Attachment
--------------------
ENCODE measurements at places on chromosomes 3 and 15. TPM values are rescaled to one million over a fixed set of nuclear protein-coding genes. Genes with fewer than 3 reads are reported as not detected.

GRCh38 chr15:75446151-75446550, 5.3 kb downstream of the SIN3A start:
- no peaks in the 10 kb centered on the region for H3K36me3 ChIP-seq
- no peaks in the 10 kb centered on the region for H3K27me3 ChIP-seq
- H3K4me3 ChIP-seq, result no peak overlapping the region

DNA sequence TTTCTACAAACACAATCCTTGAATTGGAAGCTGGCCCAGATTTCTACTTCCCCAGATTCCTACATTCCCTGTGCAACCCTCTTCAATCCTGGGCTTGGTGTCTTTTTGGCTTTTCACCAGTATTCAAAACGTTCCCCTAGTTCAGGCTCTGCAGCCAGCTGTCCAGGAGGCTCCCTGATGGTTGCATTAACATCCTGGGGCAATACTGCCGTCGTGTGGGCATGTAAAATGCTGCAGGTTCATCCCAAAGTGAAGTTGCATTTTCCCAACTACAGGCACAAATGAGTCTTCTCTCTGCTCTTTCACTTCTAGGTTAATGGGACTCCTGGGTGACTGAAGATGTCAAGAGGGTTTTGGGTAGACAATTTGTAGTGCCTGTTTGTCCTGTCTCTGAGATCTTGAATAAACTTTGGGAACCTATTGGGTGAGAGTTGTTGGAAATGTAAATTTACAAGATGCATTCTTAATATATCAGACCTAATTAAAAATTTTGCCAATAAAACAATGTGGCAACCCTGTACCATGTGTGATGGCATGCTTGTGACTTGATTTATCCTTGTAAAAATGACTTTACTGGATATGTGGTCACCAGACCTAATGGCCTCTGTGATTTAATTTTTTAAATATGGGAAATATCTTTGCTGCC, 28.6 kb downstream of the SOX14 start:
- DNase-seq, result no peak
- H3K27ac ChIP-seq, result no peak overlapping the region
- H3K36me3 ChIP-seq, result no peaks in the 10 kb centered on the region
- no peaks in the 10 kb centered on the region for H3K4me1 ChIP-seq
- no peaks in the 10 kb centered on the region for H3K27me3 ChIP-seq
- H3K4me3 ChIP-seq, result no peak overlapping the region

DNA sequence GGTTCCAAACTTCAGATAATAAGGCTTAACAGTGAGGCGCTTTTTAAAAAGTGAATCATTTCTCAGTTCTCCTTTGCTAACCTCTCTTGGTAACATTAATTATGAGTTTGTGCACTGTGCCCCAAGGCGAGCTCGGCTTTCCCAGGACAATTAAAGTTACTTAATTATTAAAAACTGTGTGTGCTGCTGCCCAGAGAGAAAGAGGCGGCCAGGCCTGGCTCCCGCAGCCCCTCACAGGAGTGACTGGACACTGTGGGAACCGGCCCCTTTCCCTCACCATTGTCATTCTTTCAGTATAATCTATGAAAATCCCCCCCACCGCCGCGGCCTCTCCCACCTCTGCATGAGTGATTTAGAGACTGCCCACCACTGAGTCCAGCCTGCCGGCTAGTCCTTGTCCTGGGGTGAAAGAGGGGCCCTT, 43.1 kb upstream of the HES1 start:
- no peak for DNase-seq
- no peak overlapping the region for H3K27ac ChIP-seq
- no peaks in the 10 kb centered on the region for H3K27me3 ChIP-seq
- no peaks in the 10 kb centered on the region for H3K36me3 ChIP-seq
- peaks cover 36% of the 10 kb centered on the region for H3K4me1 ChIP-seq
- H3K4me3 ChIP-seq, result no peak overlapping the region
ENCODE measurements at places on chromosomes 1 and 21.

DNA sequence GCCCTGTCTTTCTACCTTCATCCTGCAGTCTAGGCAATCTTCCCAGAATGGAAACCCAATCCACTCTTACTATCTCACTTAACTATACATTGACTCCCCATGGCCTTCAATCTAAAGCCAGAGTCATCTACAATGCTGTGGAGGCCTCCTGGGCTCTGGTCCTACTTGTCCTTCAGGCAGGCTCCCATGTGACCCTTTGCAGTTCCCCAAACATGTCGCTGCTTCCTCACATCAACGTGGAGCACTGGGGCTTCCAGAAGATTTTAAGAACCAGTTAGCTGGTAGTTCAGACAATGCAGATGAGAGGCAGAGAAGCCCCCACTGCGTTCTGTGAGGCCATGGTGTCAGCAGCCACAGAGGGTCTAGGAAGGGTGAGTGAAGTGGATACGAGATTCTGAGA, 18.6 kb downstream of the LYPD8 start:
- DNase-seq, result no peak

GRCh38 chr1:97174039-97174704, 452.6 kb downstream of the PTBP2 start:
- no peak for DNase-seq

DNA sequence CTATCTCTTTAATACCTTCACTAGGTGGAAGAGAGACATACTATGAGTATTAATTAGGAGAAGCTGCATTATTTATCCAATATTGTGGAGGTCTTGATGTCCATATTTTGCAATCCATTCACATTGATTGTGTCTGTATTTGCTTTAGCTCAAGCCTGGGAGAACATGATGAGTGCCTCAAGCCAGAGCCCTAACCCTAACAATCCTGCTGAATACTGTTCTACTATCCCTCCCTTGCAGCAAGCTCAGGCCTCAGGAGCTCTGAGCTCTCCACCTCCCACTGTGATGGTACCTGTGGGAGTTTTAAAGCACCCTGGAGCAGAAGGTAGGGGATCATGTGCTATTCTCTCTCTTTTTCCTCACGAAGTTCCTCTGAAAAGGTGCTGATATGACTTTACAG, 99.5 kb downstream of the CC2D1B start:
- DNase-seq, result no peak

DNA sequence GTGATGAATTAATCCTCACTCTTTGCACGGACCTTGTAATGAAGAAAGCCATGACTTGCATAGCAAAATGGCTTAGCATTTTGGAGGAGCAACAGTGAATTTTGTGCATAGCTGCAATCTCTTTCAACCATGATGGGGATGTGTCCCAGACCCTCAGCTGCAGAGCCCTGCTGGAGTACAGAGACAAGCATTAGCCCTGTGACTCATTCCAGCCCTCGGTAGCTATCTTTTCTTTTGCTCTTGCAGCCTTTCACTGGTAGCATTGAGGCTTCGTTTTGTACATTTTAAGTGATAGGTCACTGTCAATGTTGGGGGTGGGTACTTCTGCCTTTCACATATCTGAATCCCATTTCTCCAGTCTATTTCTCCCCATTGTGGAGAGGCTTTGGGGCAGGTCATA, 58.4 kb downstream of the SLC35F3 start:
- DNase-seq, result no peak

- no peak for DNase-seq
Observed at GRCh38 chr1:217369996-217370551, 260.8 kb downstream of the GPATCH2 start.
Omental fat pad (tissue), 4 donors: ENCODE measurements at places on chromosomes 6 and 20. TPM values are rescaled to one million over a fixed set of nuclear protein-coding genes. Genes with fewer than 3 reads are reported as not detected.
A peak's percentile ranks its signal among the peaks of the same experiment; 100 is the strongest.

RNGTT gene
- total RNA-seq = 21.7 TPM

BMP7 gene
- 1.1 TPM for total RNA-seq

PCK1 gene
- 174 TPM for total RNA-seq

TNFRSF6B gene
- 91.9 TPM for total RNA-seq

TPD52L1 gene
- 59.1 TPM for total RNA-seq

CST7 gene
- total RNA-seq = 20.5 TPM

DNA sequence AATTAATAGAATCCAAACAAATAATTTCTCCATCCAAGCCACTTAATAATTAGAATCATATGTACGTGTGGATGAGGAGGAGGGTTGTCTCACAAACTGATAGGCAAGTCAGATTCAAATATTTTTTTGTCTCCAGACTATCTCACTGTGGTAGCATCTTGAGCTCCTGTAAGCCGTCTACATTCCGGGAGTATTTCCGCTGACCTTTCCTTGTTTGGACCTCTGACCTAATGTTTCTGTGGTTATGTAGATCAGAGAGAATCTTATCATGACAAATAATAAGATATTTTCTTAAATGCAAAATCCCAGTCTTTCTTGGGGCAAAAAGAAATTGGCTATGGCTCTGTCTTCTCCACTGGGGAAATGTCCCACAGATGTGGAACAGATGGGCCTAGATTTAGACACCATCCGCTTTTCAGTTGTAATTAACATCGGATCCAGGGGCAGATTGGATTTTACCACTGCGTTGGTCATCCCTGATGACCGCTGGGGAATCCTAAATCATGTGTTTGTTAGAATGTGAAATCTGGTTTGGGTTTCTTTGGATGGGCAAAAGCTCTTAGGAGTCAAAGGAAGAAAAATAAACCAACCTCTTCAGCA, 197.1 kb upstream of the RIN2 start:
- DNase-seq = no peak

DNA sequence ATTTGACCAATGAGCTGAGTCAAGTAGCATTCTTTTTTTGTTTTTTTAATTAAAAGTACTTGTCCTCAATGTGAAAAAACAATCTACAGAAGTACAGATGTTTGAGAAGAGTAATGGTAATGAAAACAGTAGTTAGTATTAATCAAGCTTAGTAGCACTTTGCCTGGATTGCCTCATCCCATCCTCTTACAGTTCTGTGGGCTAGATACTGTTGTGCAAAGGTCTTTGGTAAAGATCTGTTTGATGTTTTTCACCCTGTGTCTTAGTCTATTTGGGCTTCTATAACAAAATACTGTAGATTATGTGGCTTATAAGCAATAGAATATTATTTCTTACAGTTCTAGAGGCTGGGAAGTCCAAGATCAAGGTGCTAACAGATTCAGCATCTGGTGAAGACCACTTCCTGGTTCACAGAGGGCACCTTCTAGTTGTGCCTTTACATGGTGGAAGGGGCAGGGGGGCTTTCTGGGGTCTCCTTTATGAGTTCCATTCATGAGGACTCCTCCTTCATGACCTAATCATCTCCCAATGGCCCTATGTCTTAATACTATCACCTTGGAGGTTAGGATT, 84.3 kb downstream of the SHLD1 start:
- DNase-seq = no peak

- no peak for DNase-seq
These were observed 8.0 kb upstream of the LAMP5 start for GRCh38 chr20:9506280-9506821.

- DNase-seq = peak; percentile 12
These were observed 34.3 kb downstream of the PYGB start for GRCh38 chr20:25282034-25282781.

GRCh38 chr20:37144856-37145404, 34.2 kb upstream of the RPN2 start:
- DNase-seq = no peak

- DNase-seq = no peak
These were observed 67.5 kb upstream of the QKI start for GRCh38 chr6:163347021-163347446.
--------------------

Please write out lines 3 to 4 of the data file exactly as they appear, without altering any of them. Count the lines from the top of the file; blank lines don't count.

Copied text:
- no peaks in the 10 kb centered on the region for H3K36me3 ChIP-seq
- no peaks in the 10 kb centered on the region for H3K27me3 ChIP-seq